More than 1,000 poor Indianapolis children will have access to high-quality preschool starting in 2016 after an Indianapolis City-County Council vote tonight to approve a $40 million public-private partnership between the city, business and philanthropic leaders.
The solid 19-8 vote margin to approve a compromise between Indianapolis Mayor Greg Ballard and council Democrats follows nearly six months of debate in the city about how to pay for it. The vote was uncertain enough that Ballard led a rally at Indianapolis City Market earlier today to whip up support before the meeting.
Ballard, who first proposed a similar plan in July as part of his crime prevention plan, called the vote “historic.”
“The city of Indianapolis today took a major step forward becoming a place where all children have the tools to succeed,” Ballard said in a statement immediately following the vote. “Tonight’s bipartisan approval … will help prepare many Indy children for a brighter economic future and ultimately make Indy a safer city by addressing the root causes of poverty and violence in our community.”
It hasn’t been an easy road to get to this point.
Ballard’s plan was resisted by City-County Council Democrats soon after it was proposed. The Democrats said Ballard’s preferred funding mechanism — eliminating the local homestead tax credit — would hurt Indianapolis Public Schools and other Marion County schools.
After his fellow Democrats effectively killed the plan, Council Vice President John Barth helped resurrect it by meeting with the mayor’s office and business leaders to forge a compromise. That compromise, which doesn’t touch the local homestead tax credit as a funding source, unanimously passed a Council committee last month.
Barth, who shepherded the council through a lengthy debate over the issue where nearly every council member present voiced their opinions, said he was pleasantly surprised at the final vote tally and was expecting it to be closer.
“I’m just thrilled,” Barth said. “I think the debate helped us pull some people over to the ‘yes’ side and that’s great.”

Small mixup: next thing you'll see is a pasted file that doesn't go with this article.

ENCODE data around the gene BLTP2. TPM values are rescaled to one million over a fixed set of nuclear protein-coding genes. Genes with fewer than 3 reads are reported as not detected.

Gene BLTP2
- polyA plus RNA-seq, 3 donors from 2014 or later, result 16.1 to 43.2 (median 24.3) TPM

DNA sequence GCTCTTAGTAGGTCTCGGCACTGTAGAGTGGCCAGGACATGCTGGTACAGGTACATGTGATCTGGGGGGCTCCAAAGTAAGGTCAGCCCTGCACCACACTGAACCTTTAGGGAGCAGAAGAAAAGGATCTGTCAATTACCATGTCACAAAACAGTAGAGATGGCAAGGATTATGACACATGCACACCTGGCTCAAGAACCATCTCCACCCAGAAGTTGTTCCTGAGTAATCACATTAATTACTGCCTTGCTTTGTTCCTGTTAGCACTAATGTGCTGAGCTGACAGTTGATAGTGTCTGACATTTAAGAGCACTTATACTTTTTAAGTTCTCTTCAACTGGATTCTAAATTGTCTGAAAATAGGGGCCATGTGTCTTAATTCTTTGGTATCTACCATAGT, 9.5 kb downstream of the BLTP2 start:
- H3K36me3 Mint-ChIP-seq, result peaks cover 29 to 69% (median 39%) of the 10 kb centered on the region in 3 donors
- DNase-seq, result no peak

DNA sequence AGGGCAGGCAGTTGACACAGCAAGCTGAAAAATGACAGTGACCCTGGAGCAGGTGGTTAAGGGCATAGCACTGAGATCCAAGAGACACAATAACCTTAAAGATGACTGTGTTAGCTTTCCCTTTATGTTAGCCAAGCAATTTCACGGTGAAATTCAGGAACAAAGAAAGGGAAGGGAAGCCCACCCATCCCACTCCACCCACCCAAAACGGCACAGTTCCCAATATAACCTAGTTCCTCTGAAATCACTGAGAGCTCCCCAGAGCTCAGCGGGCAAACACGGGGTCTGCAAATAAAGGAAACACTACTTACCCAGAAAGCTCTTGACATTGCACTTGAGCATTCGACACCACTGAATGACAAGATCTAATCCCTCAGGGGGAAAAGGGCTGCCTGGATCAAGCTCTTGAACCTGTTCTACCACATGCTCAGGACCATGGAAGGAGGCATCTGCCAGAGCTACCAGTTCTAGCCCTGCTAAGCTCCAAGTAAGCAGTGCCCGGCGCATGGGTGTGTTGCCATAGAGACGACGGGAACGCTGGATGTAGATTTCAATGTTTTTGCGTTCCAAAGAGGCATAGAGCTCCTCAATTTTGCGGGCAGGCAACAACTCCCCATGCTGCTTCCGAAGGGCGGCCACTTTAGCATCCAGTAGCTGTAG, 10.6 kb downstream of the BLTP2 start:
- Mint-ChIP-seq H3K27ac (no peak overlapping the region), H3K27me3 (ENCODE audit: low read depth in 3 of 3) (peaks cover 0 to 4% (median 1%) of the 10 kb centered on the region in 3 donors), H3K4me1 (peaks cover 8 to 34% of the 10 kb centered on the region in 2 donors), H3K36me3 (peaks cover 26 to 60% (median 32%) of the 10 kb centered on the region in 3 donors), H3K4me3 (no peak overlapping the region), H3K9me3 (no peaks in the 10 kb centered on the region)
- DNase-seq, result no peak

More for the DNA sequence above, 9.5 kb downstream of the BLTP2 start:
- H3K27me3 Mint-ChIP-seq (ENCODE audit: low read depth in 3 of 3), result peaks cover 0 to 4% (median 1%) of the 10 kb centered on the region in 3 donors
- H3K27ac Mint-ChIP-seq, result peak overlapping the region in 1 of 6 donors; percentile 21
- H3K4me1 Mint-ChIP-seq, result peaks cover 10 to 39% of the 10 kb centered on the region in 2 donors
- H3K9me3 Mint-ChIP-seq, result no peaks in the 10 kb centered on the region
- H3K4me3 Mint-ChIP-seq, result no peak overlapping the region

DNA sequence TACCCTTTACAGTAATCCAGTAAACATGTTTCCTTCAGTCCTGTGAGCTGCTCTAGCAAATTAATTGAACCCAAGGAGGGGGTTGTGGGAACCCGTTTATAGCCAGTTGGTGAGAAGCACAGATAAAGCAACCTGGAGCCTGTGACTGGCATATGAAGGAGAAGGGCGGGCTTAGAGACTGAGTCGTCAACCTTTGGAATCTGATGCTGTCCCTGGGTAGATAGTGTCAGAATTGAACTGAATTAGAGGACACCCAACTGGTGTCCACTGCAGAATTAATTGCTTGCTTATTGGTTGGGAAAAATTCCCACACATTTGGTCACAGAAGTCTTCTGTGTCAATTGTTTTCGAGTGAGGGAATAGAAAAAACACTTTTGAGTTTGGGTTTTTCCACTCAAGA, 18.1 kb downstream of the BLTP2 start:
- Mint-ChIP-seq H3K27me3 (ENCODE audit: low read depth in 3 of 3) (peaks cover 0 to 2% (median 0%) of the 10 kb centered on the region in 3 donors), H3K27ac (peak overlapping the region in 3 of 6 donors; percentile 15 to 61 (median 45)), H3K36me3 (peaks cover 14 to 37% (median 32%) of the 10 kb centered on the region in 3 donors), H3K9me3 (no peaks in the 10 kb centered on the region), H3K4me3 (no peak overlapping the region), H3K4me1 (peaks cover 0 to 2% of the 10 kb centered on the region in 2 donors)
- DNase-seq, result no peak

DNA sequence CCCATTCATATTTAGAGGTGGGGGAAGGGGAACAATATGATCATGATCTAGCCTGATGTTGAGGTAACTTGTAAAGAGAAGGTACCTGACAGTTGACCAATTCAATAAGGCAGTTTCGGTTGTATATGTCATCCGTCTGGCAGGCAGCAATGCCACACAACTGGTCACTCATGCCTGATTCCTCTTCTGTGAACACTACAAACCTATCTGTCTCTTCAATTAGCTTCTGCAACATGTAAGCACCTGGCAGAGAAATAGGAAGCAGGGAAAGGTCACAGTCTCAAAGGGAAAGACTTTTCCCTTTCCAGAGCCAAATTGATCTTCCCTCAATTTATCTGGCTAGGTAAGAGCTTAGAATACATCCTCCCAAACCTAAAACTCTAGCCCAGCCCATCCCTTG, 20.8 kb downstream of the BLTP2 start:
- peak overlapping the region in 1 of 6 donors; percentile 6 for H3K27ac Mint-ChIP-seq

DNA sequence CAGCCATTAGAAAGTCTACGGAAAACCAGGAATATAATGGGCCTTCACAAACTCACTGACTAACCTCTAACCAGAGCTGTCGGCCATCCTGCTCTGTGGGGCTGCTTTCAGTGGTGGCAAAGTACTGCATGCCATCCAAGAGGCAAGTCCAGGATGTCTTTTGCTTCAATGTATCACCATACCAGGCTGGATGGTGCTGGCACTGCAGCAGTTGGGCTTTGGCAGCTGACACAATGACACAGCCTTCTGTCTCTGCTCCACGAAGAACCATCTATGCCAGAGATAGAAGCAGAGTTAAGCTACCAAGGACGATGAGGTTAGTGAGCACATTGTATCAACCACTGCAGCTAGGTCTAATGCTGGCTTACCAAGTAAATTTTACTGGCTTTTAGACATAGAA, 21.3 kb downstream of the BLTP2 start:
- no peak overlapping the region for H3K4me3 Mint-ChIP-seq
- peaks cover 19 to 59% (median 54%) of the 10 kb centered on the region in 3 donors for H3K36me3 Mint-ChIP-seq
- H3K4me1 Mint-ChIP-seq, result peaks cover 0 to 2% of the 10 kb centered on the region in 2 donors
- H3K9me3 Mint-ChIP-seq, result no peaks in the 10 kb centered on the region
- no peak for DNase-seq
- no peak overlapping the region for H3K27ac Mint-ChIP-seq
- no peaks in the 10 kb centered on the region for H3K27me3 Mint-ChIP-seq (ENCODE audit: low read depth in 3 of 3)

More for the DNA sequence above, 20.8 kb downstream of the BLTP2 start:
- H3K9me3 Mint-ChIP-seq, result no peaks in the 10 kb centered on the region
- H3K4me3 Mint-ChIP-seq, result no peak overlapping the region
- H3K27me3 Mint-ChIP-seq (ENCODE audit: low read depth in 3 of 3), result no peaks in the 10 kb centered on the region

Council members debated in front of a packed house of supporters, many who were wearing bright blue tee-shirts passed out at the mayor’s rally earlier in the evening.
There were two key sticking points for council members from both sides of the aisle: the first being whether the city should fund education, with some arguing the state is solely responsible for doing so. The second concern was about spending city money on programs, like preschool, aimed at long-term challenges rather than addressing crime and poverty right now.
Councilman Ben Hunter, a Republican who supported the preschool plan, said he understands the argument that the state should pay for preschool. But since it’s only happening on a small scale with the new preschool pilot, he said the city can’t wait around.
“This is what big cities do,” Hunter said. “They solve their own problems. We’re going to take care of our children. We need to continue to close the gap to prove to the state that we are going to solve our issues.”
Councilwoman Virginia Cain, a Republican, said she couldn’t support the proposal because the city shouldn’t add programs when it can’t support its existing responsibilities like public safety, public works and animal control.
“We need to make Indianapolis more safe now,” Cain said. “I had to pull teeth to get one road repaired. We’re not even getting what we should be doing done efficiently. I can’t be for this.”
The debate over Indianapolis’ preschool plan is far from over. The Council will take up the matter of how to fund the program early next year, and several Republicans said tonight they would reverse their support over the plan if money was taken out of the city’s public safety fund. Barth said there are “no plans to tap into any public safety money.”
“Not one cent of this money should come from (police),” said Republican Councilman Aaron Freeman. “Not one cent should come from the public safety tax. I will be a ‘no’ vote at that point. We should find another mechanism to fund this outside of that.”
For now, city leaders who backed the plan and other advocates are celebrating.
“Tonight is an historic night and a huge victory for thousands of low-income children, families and the working poor,” said Deputy Mayor for Education Jason Kloth. “We could not be happier for them.”